Petiole. Appearing as in description of genus. Covered in sparse golden pubescence and uniformly distributed subdecumbent short black hairs.
Gaster. As described for genus.
PARATYPE WORKERS. Matching the description of the genus and the holotype but with the following additional variation. Size. Head width 3.83-4.12 mm; Head length 3.79-4.11 mm; Eye length 0.70-0.77 mm; Scape length 3.54-3.77 mm; Pronotal width 2.82-2.70 mm; Mesonotal-propodeal length 4.55-4.93 mm; Hind tibia length 3.91-4.26 mm; Cephalic index 98-102; Scape index 89-94; Eye index 18-19 (n=6).
ALL WORKERS. Size. Head width 3.43-4.46 mm; Head length 3.60-4.50 mm; Eye length 0.62-0.85 mm; Scape length 3.28-4.12 mm; Pronotal width 2.30-2.84 mm; Mesonotal-propodeal length 4.34-5.47 mm; Hind tibia length 3.80-4.80 mm; Cephalic index 95-102; Scape index 87-98; Eye index 17-21 (n=38).
PARATYPES. Size. Head width 2.26-2.42 mm; Head length 1.83-1.90 mm; Eye length 1.25-1.32 mm; Ocellus diameter 0.55-0.69 mm; Forewing length 13.46-13.81 mm; Hind tibia length 4.02-4.12 mm; Cephalic index 122-128; Eye index 53-57 (n = 6).
ALL MALES. Size. Head width 2.02-2.51 mm; Head length 1.62-1.97 mm; Eye length 1.12-1.41 mm; Ocellus diameter 0.42-0.69 mm; Forewing length 13.46-14.83 mm; Hind tibia length 3.83-4.38 mm; Cephalic index 121-130; Eye index 53-57 (n = 12).
HOLOTYPE: worker, SOUTH AFRICA, Limpopo Province: next to Magoebaskloof Hotel, 23º53'S 29º59E, 8.iv.2001, C. Peeters, SAM-HYMC017887a (SAMC). PARATYPE: workers (unless otherwise indicated): same locality as holotype, and collector is C. Peeters unless otherwise indicated: 24.i.2000, 'MAGOE #A', SAM-HYM-C015165; 24.i.2000, 'MAGOE#B', SAM-HYM-C015166; 24.i.2000, 'ZH-2', SAM-HYM-C015168; 24.i.2000, 'ZH-3', SAM-HYM-C015169 (males); 24.i.2000, SAMHYM-C017879; 24.i.2000, 'ZH-1', SAM-HYM-C017880; v.2000, 'ZH-5', SAM-HYMC017882; v.2000, 'ZH-6a', SAM-HYM-C017883; v.2000, 'ZH-7', SAM-HYM-C017884; J de Oliveira, 9.ii.2001, 'ZH-9', SAM-HYM-C017885; J de Oliveira, 10.ii.2001, 'ZH-10', SAM-HYM-C017886; 8.iv.2001, SAM-HYM-C017887 (workers and males) South African Museum. Some duplicate specimens of above paratype material have been deposited in The Natural History Museum, London and at the California Academy of Sciences, San Francisco.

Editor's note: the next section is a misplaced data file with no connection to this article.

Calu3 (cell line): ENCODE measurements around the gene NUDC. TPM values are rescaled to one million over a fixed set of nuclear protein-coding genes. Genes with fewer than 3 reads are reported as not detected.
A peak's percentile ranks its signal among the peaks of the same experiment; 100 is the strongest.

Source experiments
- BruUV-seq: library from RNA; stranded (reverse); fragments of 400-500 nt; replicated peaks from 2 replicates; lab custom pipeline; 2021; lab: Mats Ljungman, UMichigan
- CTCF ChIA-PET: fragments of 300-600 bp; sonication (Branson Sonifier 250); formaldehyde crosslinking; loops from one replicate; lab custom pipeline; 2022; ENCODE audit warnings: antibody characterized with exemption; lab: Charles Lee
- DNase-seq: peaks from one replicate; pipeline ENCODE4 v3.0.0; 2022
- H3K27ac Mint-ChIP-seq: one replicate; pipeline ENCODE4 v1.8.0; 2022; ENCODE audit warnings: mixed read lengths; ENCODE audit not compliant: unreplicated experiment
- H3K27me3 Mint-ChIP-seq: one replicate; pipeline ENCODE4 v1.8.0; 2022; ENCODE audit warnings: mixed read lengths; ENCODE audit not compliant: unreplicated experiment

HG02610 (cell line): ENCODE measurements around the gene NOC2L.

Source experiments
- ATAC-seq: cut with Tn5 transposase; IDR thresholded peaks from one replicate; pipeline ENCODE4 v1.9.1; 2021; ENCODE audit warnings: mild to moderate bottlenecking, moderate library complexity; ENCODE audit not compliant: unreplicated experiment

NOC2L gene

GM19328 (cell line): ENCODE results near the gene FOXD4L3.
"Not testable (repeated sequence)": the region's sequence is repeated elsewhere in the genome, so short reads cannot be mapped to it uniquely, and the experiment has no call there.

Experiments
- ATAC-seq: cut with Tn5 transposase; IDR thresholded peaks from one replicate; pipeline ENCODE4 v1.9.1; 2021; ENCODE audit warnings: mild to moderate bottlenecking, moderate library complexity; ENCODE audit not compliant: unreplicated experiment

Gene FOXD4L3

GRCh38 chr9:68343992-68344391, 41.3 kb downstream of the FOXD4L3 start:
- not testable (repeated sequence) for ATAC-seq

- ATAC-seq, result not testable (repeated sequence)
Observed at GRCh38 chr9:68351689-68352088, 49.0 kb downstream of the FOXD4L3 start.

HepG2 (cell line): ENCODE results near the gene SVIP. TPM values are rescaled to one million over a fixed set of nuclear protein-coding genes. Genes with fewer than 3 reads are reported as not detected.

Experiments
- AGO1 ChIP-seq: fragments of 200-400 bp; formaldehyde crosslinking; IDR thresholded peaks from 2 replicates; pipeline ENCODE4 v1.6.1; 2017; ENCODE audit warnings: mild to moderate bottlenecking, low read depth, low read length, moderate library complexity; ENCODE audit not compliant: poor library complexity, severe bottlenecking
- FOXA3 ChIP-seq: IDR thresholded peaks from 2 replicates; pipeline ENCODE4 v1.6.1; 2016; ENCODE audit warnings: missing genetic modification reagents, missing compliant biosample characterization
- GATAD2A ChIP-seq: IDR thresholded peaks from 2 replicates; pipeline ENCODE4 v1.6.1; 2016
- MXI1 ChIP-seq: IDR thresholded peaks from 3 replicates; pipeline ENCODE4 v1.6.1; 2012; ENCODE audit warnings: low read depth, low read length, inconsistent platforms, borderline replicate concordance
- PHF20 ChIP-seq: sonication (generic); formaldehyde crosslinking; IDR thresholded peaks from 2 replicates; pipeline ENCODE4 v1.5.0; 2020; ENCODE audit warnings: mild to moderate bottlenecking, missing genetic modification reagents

Named after Christian Peeters who drew my attention to this new species and collected the type material. It is also named after him in recognition of the substantial contribution he has made to our understanding of ponerine reproductive biology.
- Brent, C., C. Peeters, V. Dietemann, R. Crewe & E. Vargo 2006. Hormonal correlates of reproductive status in the queenless ponerine ant, Streblognathus peetersi. J. Comparative Physiology A 192: 315-320. PDF
- Cuvillier-Hot, V., Lenoir, A., Crewe, R., Malosse, C. & Peeters, C. 2004a. Fertility signaling and reproductive skew in queenless ants. Animal Behaviour 68: 1209-1219. PDF
- Cuvillier-Hot, V., Lenoir, A. & Peeters, C. 2004b. Reproductive monopoly enforced by sterile police workers in a queenless ant. Behavioral Ecology 15: 970-975. PDF
- Cuvillier-Hot, V., Renault, V. & Peeters, C. 2005. Rapid modification in the olfactory signal of ants following a change in reproductive status. Naturwissenschaften 92: 73-77. PDF
- Peeters, C. & J. Liebig 2009. Fertility signaling as a general mechanism of regulating reproductive division of labor in ants. pp. 220-242 In: Organization of Insect Societies: From Genome to Socio-Complexity (eds J. Gadau and J. Fewell). Harvard University Press, Cambridge. PDF
- Robertson, H. G. 2002b. Revision of the ant genus Streblognathus (Hymenoptera: Formicidae: Ponerinae). Zootaxa 97: 1-16 PDF (page 11, figs. 1, 2, 3b, 3d, 4 worker, male described)